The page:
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Twenty-three federal offshore oil platforms line the coast of Southern California for approximately 200 miles from Point Concepcion, Santa Barbara County to Huntington Beach, Oxford County. Installed from1968 to 1989, they are some of the oldest platforms in the world and currently face the process of complete decommissioning after having consumed the site’s 200-million-year-old reserves in just over a century. The site under study holds a history heavy with oil; from one of the world’s first offshore oil wells in 1896, to large and catastrophic oil spills, to present day unregulated offshore fracking. However, beneath the surface of the water, the metal lattice structure that anchors them to the earth is covered in a thick layer of life, having grown into dense micro-habitats that support an entire food cycle - from deep sea invertebrates to fish and large mammals. The site composes the first half of the Southern California Bight, a zone of the pacific coastal shelf that is rich in ecological diversity. Here, complex offshore winds and eddies twist larvae, nutrients, and plankton to the platforms, initiating the growth of life. The question of the preservation of life on the platforms has placed a doubt in the process of decommissioning, giving rise to speculations on keeping the platforms in place with a future use. Inspired by contemporary French sociologist Bruno Latour’s spirit of inclusivity and collectivity amongst the sciences, this thesis proposes the reuse of oil platforms as centres of scientific and field research, inviting the sciences to re-enter the site as a collective whose intention is to study and cohabitate with the site’s ecology. Gathering the sciences that maintain an interest in the site, the design aims to engage with site’s assembly of human and non-human forces and immerse us into the forces of energy, matter and life.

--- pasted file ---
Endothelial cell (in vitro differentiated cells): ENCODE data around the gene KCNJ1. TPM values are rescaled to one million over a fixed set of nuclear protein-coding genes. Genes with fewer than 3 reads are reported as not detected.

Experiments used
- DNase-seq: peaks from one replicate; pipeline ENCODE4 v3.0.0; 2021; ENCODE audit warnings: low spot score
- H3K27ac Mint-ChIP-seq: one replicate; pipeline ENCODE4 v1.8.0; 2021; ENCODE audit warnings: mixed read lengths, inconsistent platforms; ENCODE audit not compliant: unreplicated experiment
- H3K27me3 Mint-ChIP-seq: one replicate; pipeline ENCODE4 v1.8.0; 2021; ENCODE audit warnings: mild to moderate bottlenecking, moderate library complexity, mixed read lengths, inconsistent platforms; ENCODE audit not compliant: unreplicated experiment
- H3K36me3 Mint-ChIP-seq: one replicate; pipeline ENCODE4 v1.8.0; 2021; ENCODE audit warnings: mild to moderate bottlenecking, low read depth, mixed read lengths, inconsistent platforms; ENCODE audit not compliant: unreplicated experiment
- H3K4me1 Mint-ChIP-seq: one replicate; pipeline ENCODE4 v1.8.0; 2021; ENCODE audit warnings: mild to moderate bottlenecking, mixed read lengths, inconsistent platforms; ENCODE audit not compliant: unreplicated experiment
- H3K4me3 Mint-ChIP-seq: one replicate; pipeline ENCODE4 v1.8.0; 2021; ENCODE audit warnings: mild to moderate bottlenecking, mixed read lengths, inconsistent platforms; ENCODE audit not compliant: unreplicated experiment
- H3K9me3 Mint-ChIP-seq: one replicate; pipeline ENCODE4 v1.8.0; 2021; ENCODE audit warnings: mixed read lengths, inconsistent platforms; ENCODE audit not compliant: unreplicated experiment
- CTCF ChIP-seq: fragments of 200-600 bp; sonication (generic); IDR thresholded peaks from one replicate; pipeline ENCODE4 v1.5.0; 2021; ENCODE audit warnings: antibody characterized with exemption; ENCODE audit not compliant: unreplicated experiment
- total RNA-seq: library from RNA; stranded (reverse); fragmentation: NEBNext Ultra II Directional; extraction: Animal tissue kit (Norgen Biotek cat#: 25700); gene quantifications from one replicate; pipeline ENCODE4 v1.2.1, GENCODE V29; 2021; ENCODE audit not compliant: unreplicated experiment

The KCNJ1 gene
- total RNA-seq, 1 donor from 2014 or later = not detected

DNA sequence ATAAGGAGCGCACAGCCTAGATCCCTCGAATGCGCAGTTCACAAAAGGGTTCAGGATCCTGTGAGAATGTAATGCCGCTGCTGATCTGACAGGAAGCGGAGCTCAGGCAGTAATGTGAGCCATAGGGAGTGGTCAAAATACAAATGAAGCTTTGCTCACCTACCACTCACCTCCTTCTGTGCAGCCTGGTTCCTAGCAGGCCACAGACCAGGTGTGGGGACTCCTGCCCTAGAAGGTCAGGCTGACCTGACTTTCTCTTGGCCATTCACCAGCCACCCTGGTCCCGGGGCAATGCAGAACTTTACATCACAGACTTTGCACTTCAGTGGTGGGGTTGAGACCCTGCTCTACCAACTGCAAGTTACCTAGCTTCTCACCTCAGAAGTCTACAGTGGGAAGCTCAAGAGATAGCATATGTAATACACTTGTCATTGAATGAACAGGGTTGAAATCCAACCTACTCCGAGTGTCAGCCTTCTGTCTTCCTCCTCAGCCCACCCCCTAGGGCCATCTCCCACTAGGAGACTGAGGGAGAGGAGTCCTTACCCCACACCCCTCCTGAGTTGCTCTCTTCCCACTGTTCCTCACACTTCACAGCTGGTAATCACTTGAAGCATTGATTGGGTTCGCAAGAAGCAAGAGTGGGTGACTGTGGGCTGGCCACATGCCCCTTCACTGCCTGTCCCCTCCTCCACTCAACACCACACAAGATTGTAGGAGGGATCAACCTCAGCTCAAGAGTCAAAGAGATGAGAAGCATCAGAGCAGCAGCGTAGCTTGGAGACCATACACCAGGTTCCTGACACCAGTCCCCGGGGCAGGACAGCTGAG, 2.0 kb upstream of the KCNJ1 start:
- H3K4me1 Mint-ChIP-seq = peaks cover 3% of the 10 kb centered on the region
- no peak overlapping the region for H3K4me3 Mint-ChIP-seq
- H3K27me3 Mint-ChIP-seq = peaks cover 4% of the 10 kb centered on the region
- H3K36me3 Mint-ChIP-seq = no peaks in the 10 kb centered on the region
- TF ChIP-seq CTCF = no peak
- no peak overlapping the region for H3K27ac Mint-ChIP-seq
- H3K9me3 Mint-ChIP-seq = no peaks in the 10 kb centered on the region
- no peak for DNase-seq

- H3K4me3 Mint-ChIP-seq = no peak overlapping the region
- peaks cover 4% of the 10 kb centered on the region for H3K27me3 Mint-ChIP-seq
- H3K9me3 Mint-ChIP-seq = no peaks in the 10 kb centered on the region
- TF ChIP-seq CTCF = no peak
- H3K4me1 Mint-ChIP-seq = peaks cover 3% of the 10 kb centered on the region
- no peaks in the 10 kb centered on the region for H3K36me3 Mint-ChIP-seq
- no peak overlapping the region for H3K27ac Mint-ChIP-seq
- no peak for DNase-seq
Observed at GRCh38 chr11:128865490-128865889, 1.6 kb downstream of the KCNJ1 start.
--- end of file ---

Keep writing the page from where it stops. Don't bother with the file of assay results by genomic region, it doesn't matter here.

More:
Cite this work
Snehanjali Sumanth (2017). Submechanophilia. UWSpace. http://hdl.handle.net/10012/11244